“The Lord is my Shepherd, I shall not want.” These ancient words have accompanied the weary traveler of faith throughout the ages. They are words of prayerful trust that date back to the rule of King David over the people of Israel. These words would have been heard in Hebrew in the beloved city of Jerusalem, the city of peace, and on the hills where shepherds tended their flocks. Growing up in south Texas, I heard them in the language of my community of faith, El Señor es mi pastor, nada me faltará. I said them as prayer when my beloved parents passed into eternal life. I have recited Psalm 23 in many funerals and memorial services. It is a psalm that transcends cultures, boundaries, and epochs in salvation history. It is claimed by all peoples who place their trust in a loving God who sojourns with us in our earthly pilgrimage.
“He makes me lie down in green pastures; he leads me beside still waters; he restores my soul. He leads me in right paths for his name’s sake.” These words evoke scenes of tranquility and peaceful restoration from the burdens of life. By praying them we claim the assurance that the Eternal One is the path that leads to fullness of being. We can place ourselves in that pasture where the Lord is the Shepherd who guides our every footstep. We hear his voice above the still waters that quench our thirst. En verdes pastos me hace descansar. Junto a tranquilas aguas me conduce; me infunde nuevas fuerzas. Me guía por sendas de justicia por amor a su nombre. In whatever language you hear these words, the Sheperd is the same one who guides the destiny of nations in rightful living and equitable justice. His guidance and wisdom are impartial to the vicissitudes of time.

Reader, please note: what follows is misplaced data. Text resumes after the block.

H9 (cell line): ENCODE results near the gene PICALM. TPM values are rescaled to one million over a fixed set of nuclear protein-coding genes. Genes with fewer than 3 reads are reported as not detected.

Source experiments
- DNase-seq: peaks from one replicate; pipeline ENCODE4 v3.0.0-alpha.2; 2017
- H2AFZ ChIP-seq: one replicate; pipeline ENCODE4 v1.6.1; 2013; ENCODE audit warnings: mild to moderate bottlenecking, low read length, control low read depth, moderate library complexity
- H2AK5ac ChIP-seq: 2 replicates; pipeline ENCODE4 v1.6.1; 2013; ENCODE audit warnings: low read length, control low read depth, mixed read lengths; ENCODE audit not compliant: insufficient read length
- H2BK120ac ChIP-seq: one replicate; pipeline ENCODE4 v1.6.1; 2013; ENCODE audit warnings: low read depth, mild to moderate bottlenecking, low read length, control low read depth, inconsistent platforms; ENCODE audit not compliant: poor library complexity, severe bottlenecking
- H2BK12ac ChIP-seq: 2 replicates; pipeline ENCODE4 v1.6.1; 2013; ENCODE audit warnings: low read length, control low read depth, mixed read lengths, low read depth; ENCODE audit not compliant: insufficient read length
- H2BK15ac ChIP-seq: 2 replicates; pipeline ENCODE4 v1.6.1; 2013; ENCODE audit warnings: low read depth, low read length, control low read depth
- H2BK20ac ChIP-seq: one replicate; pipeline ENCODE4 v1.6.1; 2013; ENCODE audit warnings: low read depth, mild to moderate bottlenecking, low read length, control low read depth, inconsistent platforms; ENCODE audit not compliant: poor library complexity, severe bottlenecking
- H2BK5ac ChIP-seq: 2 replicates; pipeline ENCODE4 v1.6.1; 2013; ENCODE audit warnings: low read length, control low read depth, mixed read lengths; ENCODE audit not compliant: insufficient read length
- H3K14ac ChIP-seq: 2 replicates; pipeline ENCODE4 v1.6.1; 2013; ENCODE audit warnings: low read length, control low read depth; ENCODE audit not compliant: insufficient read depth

“Even though I walk through the darkest valley, I fear no evil; for you are with me; your rod and your staff, they comfort me.” In the Rio Grande Valley of south Texas, I heard these words, Aun si voy por valles tenebrosos, no temo peligro alguno porque tu estás a mi lado; tu vara de pastor me reconforta. My community of faith was comforted by these ancient words that were made present to us during times of trial and tempest. We tasted these words in our mouths for they fed the faith of our family when they sojourned in a foreign land.
“You prepare a table before me in the presence of my enemies; you anoint my head with oil; my cup overflows.” The banquet table is prepared as a triumph of faith over adversity. We are anointed with oil that seals us for all of eternity. “Surely your goodness and love will follow me all the days of my life,” y en la casa del Señor habitaré para siempre. The prayer is complete for I know that “I will dwell in the house of the Lord forever.” Amen.
The Rev. Dr. Javier (Jay) Alanís
Associate Professor of Theology, Culture and Mission
Lutheran Seminary Program in the Southwest